U.S. Tried to Get Gitmo Detainee to Waive Rights in Exchange for Release
The U.S. government tried to get Binyam Mohamed — the British resident who was held by the United States at Guantanamo Bay for four years and allegedly tortured in CIA “black sites” — to promise not to speak to the media or sue the United States as a condition of his release, according to documents presented in Britain’s High Court of Justice, reports Reuters.
They also wanted Mohamed, an Ethiopian citizen, to plead guilty — even though he was never charged with a crime.
Given the rising number of lawsuits being filed against the United States charging unlawful detention, torture and abuse in violation of U.S. and international law, the U.S. government’s attempt to get Mohamed to sign a release isn’t all that surprising. And the U.S. government’s pressure to keep the details of Mohamed’s ordeal secret is consistent with its previous pressure on the U.K. court not to release even a summary of his claims of torture.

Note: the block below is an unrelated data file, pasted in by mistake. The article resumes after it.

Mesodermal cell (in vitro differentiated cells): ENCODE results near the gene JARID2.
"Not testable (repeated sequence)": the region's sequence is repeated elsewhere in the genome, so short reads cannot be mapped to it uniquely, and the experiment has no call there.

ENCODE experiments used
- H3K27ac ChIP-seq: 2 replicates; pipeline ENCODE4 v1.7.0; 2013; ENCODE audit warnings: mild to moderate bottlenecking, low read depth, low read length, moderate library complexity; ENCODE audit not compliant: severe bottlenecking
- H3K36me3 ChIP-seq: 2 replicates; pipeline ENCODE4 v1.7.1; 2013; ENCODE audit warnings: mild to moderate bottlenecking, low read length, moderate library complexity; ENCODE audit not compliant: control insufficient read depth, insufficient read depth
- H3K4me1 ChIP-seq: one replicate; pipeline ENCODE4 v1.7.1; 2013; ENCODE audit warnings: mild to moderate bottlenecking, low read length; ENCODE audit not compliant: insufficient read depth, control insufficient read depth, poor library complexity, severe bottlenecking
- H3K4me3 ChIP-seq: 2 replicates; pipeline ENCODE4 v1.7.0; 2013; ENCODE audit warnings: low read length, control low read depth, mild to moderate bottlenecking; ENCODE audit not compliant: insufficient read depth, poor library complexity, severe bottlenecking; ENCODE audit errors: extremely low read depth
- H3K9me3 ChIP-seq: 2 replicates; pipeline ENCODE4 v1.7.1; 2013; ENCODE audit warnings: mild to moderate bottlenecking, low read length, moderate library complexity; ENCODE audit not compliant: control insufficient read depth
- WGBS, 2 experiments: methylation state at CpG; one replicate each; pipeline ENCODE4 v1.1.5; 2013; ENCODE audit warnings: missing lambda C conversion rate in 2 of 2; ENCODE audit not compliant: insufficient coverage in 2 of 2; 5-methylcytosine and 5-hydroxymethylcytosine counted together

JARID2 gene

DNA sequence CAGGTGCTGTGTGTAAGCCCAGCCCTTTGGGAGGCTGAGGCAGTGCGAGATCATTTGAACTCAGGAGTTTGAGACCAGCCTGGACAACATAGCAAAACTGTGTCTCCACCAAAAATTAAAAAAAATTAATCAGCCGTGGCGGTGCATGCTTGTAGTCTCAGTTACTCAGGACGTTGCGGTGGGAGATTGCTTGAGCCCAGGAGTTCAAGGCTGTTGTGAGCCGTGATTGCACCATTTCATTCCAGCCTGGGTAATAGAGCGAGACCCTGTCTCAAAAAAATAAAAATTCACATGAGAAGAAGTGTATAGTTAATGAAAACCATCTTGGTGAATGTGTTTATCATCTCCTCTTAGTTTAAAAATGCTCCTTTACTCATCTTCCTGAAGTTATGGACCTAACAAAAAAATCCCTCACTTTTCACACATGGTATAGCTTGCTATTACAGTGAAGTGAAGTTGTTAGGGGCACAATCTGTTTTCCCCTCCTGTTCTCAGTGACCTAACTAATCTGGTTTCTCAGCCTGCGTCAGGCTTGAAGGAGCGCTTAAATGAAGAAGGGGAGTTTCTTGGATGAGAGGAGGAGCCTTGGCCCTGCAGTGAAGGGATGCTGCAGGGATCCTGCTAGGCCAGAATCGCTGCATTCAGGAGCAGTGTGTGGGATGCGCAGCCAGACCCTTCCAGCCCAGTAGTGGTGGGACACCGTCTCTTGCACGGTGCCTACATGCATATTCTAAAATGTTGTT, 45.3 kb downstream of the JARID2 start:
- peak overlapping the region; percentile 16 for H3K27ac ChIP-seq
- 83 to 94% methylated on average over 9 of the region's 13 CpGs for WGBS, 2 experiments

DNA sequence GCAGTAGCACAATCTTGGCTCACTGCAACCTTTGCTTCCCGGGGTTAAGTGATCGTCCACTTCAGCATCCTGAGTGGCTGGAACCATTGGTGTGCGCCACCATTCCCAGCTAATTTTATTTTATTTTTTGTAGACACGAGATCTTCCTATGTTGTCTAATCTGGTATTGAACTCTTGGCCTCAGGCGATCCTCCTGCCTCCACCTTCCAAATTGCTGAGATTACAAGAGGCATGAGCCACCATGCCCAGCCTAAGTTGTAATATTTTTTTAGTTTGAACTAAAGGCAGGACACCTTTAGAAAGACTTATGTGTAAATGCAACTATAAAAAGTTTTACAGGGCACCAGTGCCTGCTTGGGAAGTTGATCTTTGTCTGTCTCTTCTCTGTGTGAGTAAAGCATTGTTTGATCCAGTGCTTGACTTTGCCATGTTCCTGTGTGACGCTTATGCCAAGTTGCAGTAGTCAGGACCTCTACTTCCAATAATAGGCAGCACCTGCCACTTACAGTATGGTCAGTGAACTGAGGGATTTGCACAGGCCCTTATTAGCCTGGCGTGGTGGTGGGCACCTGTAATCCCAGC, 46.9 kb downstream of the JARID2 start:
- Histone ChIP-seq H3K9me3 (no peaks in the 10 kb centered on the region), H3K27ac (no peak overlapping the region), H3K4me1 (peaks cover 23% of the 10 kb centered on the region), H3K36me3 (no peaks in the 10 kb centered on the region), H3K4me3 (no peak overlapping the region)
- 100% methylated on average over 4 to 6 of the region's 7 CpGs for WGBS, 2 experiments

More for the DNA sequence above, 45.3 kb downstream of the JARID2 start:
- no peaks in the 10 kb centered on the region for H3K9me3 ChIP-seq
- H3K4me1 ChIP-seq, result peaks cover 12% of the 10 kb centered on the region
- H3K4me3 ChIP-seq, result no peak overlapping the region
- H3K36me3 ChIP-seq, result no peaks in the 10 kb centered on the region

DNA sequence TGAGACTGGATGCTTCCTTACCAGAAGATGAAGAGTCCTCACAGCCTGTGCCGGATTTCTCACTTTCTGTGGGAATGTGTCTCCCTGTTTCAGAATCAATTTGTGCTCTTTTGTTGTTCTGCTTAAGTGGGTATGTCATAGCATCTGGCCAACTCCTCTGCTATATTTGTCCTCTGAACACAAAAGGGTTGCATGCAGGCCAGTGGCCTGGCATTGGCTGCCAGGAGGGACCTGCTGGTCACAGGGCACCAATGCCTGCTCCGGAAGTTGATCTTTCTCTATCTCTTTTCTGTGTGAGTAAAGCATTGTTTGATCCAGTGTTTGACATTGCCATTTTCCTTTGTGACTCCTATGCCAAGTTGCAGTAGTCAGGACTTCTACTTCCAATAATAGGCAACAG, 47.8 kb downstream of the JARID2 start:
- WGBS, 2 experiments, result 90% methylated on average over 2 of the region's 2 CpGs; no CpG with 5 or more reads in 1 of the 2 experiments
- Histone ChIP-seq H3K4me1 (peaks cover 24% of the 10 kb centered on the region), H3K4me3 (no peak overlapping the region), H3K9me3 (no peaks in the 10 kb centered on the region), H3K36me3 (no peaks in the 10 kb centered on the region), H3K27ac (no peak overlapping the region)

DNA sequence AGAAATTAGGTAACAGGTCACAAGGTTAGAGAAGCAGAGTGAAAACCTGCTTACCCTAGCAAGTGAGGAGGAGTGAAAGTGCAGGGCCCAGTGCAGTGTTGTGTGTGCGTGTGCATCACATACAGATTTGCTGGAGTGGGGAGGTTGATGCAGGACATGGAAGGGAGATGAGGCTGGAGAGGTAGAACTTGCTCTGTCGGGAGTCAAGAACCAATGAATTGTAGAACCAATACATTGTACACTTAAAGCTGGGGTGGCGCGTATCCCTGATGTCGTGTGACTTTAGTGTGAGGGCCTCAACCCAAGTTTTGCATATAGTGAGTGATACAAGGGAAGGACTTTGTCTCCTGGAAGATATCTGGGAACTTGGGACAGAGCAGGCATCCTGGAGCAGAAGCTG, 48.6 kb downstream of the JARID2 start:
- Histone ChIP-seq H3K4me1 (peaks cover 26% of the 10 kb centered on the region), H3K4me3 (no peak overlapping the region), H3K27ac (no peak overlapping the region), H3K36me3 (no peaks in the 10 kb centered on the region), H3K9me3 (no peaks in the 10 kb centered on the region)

But it raises the question: how many more former detainees have promised not to talk, or sue, or seek justice of any kind, in order to secure their release?